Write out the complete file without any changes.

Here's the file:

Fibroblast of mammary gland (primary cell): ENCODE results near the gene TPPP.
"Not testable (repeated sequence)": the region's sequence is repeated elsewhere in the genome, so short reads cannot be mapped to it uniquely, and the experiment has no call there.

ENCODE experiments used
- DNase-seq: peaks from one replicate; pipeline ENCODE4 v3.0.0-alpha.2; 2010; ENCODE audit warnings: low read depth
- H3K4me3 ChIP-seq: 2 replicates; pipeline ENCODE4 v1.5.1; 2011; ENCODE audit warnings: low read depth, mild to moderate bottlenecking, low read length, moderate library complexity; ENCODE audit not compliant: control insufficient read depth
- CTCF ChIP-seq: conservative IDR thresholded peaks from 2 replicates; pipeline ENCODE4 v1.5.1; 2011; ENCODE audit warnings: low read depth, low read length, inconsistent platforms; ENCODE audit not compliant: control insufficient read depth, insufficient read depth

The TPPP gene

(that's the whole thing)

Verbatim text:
Fibroblast of mammary gland (primary cell): ENCODE results near the gene TPPP.
"Not testable (repeated sequence)": the region's sequence is repeated elsewhere in the genome, so short reads cannot be mapped to it uniquely, and the experiment has no call there.

ENCODE experiments used
- DNase-seq: peaks from one replicate; pipeline ENCODE4 v3.0.0-alpha.2; 2010; ENCODE audit warnings: low read depth
- H3K4me3 ChIP-seq: 2 replicates; pipeline ENCODE4 v1.5.1; 2011; ENCODE audit warnings: low read depth, mild to moderate bottlenecking, low read length, moderate library complexity; ENCODE audit not compliant: control insufficient read depth
- CTCF ChIP-seq: conservative IDR thresholded peaks from 2 replicates; pipeline ENCODE4 v1.5.1; 2011; ENCODE audit warnings: low read depth, low read length, inconsistent platforms; ENCODE audit not compliant: control insufficient read depth, insufficient read depth

The TPPP gene